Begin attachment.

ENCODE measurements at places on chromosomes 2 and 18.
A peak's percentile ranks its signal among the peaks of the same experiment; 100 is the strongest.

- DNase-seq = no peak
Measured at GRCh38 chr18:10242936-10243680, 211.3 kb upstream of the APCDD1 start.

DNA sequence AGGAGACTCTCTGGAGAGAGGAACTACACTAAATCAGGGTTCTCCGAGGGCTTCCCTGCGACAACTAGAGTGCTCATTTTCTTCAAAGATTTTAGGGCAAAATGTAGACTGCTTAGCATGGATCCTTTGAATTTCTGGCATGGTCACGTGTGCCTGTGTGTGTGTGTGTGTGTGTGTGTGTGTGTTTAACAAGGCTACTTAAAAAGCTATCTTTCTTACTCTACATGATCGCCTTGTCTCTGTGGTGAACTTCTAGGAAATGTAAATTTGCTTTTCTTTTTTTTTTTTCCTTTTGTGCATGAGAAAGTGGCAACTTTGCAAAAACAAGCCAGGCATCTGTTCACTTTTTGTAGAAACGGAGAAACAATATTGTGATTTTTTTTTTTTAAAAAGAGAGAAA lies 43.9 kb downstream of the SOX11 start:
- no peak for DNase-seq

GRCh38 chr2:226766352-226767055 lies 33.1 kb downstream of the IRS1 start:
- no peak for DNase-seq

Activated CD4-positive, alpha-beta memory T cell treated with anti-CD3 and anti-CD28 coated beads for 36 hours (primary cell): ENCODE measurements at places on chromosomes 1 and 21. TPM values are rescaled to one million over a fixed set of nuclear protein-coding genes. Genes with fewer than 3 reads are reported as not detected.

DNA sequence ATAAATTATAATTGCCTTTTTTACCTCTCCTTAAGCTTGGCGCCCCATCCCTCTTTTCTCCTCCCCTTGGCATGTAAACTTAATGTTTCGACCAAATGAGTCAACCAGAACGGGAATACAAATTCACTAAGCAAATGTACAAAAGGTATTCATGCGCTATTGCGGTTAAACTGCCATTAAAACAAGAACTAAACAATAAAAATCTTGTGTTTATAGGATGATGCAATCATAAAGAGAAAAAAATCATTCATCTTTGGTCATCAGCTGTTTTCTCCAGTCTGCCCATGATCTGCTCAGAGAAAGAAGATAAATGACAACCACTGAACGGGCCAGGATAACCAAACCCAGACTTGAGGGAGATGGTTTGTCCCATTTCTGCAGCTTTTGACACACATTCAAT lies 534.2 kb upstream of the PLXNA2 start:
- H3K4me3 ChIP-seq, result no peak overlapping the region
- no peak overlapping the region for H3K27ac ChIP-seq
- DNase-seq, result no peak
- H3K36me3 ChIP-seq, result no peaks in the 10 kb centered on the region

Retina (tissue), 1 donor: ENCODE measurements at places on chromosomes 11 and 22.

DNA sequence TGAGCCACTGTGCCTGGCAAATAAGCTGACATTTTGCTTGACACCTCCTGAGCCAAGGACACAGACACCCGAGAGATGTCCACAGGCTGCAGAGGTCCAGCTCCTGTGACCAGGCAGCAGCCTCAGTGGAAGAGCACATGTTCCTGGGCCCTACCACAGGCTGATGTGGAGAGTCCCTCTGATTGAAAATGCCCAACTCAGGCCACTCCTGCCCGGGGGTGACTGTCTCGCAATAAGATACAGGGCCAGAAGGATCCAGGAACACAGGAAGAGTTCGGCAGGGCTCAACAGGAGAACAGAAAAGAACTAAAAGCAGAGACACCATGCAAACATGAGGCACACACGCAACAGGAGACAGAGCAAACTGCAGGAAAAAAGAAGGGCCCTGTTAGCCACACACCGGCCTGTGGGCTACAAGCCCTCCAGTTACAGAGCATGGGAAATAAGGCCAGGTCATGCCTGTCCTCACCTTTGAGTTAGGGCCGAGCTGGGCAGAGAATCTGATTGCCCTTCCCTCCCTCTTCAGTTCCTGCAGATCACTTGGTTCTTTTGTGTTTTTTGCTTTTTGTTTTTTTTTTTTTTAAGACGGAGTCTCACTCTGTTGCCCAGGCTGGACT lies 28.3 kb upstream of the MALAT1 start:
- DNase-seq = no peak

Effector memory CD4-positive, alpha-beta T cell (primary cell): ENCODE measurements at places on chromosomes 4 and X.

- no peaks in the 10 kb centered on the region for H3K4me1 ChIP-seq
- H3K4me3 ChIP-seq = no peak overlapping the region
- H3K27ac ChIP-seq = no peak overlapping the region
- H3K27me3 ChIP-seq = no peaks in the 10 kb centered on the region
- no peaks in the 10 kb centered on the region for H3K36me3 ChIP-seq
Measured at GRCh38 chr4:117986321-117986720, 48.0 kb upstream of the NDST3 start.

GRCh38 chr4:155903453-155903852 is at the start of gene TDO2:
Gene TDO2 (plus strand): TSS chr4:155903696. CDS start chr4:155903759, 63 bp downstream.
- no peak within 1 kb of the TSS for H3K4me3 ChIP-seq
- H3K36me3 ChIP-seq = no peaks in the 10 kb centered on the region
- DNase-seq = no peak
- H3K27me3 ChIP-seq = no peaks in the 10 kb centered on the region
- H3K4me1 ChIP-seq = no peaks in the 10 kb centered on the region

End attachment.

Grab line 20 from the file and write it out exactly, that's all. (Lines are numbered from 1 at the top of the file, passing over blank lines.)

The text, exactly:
- H3K4me3 ChIP-seq = no peak overlapping the region